Did You Know How These Veggies Help Improve Your Immunity
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It doesn’t matter whether you love or hate them, you can’t ignore the veggies! These colorful companions form an integral part of our diet. To put forth this message, the Eat Your Vegetables Day is observed every year on June 17. This day not only marks the celebration for fitness or food enthusiasts but serves as a medium to create awareness about how including these foods in your meals can lower numerous health risks. This can be a fun day to celebrate with your kids that can help them inculcate healthy eating habits from an early age. Confused about how to celebrate your first Eat Your Vegetables Day? Don’t fret! Here’s what you can do.

  • Shop vegetables from a local farmer’s market
  • Prepare all the meals at home
  • Have at least four to five vegetables for the day

If you are in a fix about which vegetables you should buy, here’s a list of six nutritious vegetables you must try as they’ll help improve your immunity.

Broccoli
Broccoli’s flavor has rekindled the controversial debates from time to time. Funnily enough, even former presidents have unexpectedly become a part of it. It seems that this cruciferous debate isn’t going to end any time soon, but whether you enjoy it or not, broccoli is considered as a superfood by many researchers. Packed with numerous nutrients, it is high in vitamins K and C. Moreover, it has incredible amounts of fiber, potassium, and folate. These promote bone, tissue, digestive, and heart health. Some studies conclude that broccoli can also inhibit the onset of chronic diseases such as obesity, diabetes, hypertension and some forms of gastrointestinal disorders.

Spinach
Not just a low-calorie package, spinach is supercharged with vitamin A, potassium, folate, magnesium, iron, and calcium. No wonder Popeye gulped this veggie down every now and then to get his super strength. Also, it is a good source of vitamins B6, C, and K and pigments such as lutein, beta-carotene, chlorophyllin, and xanthene. Its anti-inflammatory properties boost eye health, metabolism, bone mineralization and muscle health. Likewise, spinach is considered beneficial for hypertension and might be instrumental in preventing atherosclerosis and stomach disorders.

Kale
Kale has been cultivated for the past thousands of years, but it only came under scrutiny in the last decade. Apart from being the star of several healthy recipes, kale has featured in entertainment magazines and has also turned into a major hipster statement for clothing brands. Setting its popularity aside, kale is an excellent source of folate and vitamins A and K. Furthermore, it is an abundant source of essential body minerals such as potassium, copper, calcium, phosphorus, sodium, and iron. Similarly, it comprises nutrients such as vitamins C and B6, thiamin, riboflavin, and manganese. It controls bad cholesterol, diabetes, and premature aging. Kale is also known to reduce the risk of cardiac disorders, blood clotting, osteoporosis, obesity, stomach ulcers, and anemia. Since its folate content is high, it is recommended for pregnant women to promote proper physical and mental development in babies.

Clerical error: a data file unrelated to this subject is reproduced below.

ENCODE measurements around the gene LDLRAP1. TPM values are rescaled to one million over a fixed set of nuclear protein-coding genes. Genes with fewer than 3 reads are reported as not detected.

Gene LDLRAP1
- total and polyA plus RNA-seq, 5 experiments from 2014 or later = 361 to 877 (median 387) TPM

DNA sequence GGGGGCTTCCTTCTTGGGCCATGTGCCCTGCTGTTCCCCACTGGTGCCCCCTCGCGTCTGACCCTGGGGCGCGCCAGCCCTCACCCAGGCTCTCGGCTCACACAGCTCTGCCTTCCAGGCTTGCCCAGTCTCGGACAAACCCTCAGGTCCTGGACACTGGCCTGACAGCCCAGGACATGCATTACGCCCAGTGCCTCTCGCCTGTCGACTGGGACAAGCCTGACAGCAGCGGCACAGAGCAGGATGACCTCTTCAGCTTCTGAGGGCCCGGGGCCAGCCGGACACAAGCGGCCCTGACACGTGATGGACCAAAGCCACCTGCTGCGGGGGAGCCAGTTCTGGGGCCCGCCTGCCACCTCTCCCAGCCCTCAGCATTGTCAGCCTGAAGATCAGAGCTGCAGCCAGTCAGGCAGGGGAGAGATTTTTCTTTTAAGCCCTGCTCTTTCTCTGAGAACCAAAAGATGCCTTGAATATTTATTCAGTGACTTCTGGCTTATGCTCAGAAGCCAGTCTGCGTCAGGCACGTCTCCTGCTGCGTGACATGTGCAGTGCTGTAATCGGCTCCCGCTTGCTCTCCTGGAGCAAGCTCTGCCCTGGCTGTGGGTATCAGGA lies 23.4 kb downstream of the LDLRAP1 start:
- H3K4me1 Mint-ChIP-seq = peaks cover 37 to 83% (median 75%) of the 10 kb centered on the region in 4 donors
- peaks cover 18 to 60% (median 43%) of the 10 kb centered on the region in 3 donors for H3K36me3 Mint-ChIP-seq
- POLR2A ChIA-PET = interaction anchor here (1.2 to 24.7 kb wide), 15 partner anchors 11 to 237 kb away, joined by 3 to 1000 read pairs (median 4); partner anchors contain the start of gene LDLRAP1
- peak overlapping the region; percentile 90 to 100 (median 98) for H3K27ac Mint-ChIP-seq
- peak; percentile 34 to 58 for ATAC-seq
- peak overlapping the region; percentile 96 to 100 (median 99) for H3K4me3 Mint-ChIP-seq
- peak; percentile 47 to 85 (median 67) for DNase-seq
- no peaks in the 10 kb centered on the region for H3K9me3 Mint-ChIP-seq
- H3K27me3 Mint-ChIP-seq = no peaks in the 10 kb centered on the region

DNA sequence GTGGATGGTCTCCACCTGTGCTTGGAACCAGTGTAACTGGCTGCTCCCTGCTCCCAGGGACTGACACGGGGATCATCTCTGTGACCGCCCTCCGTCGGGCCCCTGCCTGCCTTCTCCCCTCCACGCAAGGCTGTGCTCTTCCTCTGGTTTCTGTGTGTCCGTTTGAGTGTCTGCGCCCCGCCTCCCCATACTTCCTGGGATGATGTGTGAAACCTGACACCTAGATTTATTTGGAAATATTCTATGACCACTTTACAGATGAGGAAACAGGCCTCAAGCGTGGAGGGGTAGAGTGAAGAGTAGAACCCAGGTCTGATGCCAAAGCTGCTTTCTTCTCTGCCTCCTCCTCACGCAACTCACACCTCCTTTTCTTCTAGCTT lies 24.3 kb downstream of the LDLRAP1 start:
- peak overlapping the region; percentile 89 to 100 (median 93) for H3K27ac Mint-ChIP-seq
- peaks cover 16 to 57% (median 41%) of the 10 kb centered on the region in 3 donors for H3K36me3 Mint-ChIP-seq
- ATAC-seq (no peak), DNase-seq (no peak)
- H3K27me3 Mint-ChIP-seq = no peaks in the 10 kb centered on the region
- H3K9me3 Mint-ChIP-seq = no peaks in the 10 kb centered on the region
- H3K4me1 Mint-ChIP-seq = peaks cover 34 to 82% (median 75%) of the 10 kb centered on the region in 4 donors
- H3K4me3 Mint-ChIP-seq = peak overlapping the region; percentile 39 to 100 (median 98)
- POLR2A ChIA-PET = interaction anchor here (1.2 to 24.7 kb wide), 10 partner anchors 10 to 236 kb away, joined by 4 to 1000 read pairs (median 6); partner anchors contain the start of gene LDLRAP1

Green peas
Having boring mashed green peas as a side dish on regular dinner nights might not be your favorite childhood memory, however, these spherical seeds are definitely more than what meets the eye. They are a magnificent source of vitamins A, C, and K. Additionally, comprising fiber, protein, folate, thiamine, manganese, iron and phosphorous. Green peas prevent overeating and heart disorders. Moreover, they might also help control high blood sugar and aid in digestion due to the rich fiber content. Peas also have strong anti-inflammatory qualities that can help lower the risks of chronic disorders such as arthritis, Alzheimer’s, and bronchitis.

Onions
They might be infamous for getting everyone teary-eyed, but onions have good amounts of vitamins C and B6, potassium, folate, antioxidants such as anthocyanins and quercetin, sulfur-compounds such as sulfides, thiosulfinates, and polysulfides. All these nutrients have an anti-microbial effect on the body which thwarts bacterial or viral infections. Moreover, they fight free radicals and help in managing anemia, diabetes, bones, skin, and heart health.

Sweet potatoes
Sweet potatoes with marshmallows on top is a Thanksgiving classic. However, apart from this traditional casserole recipe, this vegetable has made way into several diets due to highly nutritious content. Rich in vitamins A, C, B2, B3, B5, and B6, iron, magnesium, potassium, copper, and manganese, a balanced consumption of sweet potatoes improves vision, brain and respiratory functions. Furthermore, it stabilizes blood sugar, fights free radicals, protects skin and also aids in weight loss. Some research also suggests that the magnesium content in sweet potatoes can help manage chronic stress, promoting a calmer mood.

Adopting a healthier lifestyle by including home cooked veggies in everyday meals can come across at challenging at first. Therefore, to get a hang of it, you should take it slow with easy recipes and cooking techniques. Don’t jump to fad diets or complex preparation methods as they can drain your enthusiasm if things don’t go as planned. The key is to keep it simple and gradually progress towards the tough parts to make vegetables a permanent part of your daily diet.

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